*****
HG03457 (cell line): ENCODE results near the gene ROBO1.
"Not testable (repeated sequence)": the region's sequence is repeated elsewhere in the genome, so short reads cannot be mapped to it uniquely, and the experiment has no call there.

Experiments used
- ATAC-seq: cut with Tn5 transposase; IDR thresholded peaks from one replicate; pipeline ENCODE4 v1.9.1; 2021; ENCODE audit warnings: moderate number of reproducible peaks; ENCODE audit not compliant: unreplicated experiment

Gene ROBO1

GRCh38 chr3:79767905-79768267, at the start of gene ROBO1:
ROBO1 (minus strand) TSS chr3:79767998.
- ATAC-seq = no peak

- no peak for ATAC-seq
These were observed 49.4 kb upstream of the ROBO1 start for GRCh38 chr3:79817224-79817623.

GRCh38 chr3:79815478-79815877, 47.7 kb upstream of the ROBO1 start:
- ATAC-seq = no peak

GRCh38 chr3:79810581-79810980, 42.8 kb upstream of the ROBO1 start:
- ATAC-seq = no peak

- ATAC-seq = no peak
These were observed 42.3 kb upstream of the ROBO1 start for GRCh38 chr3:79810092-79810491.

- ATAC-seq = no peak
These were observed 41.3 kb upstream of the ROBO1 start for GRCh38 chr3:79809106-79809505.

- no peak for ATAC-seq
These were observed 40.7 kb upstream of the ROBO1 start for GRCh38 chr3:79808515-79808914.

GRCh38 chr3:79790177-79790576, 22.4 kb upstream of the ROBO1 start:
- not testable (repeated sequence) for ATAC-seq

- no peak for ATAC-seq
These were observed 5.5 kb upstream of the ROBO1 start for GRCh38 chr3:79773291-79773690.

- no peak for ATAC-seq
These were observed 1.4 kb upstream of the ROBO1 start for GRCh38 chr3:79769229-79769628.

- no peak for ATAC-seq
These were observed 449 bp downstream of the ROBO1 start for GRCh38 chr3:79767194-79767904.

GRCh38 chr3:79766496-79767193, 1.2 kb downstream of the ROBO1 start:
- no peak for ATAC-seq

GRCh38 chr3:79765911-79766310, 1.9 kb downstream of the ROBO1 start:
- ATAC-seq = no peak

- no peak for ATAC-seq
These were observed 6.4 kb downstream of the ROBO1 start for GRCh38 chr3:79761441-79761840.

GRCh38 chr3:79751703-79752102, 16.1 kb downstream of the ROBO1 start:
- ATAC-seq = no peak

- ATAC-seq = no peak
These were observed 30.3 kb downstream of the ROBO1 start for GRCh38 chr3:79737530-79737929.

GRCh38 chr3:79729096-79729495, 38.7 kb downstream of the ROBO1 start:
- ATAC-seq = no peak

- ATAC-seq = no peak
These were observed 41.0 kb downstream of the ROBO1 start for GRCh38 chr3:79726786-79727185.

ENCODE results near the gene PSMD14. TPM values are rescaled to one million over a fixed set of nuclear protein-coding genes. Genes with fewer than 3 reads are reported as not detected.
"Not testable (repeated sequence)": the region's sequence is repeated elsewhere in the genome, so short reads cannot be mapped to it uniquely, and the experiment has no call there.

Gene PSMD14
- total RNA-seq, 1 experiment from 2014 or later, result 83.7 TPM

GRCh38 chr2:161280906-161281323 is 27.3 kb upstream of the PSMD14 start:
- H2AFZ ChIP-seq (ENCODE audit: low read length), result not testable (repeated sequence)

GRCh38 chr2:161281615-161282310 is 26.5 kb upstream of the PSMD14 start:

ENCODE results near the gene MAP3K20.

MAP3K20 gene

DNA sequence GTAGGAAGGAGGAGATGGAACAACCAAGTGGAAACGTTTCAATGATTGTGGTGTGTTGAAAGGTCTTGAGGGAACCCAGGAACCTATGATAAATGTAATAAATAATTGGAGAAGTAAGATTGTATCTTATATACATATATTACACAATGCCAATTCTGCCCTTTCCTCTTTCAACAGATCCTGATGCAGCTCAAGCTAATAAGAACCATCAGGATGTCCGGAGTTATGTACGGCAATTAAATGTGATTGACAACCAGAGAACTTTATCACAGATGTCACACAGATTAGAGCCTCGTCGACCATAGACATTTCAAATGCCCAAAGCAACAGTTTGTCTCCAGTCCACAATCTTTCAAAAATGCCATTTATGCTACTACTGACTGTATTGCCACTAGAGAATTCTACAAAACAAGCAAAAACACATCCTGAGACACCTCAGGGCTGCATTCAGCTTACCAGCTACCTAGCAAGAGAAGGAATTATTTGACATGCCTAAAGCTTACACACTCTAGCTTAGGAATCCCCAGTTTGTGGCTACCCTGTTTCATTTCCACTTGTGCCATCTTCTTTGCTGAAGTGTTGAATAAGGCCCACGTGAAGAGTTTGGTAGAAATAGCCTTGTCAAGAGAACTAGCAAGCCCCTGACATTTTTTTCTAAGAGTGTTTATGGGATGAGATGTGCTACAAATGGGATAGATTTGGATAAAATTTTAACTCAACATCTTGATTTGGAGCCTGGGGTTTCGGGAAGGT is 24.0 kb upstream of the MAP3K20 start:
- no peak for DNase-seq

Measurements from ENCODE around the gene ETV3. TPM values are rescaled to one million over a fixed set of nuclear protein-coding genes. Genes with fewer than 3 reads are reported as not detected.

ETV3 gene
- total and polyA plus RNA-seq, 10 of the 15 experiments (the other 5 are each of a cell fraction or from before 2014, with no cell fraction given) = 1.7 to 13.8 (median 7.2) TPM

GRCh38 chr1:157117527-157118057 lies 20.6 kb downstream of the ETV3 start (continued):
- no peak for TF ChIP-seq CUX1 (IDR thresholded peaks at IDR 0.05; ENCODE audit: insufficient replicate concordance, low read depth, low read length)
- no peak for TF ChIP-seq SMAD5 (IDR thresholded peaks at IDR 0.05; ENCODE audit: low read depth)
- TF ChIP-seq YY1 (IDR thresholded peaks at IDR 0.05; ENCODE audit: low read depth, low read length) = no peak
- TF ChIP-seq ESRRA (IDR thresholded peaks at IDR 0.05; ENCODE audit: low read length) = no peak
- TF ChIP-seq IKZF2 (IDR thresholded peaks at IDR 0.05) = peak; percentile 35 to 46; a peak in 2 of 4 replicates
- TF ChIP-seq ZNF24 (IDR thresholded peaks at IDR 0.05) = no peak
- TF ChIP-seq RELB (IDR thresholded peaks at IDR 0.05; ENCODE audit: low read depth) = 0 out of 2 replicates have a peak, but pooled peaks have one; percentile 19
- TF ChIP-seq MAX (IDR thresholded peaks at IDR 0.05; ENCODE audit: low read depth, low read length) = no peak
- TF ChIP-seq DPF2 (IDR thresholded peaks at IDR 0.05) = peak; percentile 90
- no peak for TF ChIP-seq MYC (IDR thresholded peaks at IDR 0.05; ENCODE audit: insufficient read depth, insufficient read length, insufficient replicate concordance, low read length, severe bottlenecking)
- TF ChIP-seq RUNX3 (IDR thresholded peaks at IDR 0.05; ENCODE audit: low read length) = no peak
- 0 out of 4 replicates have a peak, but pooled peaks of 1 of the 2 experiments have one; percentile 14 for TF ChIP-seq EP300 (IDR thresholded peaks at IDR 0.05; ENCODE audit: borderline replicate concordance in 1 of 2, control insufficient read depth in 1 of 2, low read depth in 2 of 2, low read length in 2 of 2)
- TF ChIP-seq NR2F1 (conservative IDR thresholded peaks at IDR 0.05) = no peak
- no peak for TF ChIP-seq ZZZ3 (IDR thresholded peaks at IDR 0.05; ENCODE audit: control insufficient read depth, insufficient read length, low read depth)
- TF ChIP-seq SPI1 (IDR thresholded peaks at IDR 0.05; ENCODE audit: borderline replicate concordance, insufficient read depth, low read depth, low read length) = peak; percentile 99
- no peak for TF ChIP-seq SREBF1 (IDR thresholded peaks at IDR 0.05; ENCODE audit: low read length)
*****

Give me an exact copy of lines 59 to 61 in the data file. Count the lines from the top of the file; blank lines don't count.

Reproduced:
- no peak for TF ChIP-seq SMAD5 (IDR thresholded peaks at IDR 0.05; ENCODE audit: low read depth)
- TF ChIP-seq YY1 (IDR thresholded peaks at IDR 0.05; ENCODE audit: low read depth, low read length) = no peak
- TF ChIP-seq ESRRA (IDR thresholded peaks at IDR 0.05; ENCODE audit: low read length) = no peak